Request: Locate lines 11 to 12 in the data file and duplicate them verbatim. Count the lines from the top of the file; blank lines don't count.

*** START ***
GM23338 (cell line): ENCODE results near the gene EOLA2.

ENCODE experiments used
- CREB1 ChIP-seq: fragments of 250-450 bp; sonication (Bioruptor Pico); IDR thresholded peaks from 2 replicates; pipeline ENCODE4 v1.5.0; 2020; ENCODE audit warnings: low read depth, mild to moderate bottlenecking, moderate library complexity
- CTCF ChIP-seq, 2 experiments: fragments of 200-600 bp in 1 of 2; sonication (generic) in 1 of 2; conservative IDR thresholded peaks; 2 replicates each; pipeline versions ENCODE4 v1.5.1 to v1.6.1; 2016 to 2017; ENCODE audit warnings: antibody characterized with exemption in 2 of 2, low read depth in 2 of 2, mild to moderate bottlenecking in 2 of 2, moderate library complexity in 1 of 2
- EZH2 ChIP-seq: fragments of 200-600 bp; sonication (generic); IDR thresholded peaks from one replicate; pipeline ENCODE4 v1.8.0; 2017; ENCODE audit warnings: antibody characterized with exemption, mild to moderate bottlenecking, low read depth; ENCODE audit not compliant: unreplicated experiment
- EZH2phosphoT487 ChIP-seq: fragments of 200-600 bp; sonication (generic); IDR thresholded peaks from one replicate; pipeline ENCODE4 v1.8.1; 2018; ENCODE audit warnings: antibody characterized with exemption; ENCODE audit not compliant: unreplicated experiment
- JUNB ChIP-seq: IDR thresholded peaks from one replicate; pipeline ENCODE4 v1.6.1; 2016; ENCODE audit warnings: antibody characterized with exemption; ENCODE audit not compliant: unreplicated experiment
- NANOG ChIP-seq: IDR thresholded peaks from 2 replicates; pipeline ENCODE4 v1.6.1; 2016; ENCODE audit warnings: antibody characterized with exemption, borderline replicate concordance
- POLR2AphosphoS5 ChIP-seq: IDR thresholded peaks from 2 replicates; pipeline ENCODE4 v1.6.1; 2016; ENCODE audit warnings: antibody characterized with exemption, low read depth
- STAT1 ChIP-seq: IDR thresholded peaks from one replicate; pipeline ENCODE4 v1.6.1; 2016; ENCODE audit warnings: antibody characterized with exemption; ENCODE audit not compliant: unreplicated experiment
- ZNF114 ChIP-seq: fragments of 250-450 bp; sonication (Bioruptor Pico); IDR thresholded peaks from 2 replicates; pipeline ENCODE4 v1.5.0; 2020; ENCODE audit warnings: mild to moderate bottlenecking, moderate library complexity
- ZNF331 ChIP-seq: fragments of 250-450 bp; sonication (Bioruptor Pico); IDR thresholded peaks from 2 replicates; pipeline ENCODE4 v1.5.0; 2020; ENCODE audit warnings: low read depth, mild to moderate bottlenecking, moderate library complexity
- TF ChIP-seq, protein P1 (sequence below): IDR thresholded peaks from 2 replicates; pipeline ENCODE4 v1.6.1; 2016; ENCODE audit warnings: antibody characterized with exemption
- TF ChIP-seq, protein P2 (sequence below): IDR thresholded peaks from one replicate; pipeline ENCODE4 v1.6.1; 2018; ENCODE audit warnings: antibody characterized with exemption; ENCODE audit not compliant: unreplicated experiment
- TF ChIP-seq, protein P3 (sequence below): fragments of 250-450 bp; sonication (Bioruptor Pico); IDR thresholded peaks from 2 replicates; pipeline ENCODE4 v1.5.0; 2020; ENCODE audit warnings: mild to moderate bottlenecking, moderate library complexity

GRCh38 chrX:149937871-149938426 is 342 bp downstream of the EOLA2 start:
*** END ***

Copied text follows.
- ZNF114 ChIP-seq: fragments of 250-450 bp; sonication (Bioruptor Pico); IDR thresholded peaks from 2 replicates; pipeline ENCODE4 v1.5.0; 2020; ENCODE audit warnings: mild to moderate bottlenecking, moderate library complexity
- ZNF331 ChIP-seq: fragments of 250-450 bp; sonication (Bioruptor Pico); IDR thresholded peaks from 2 replicates; pipeline ENCODE4 v1.5.0; 2020; ENCODE audit warnings: low read depth, mild to moderate bottlenecking, moderate library complexity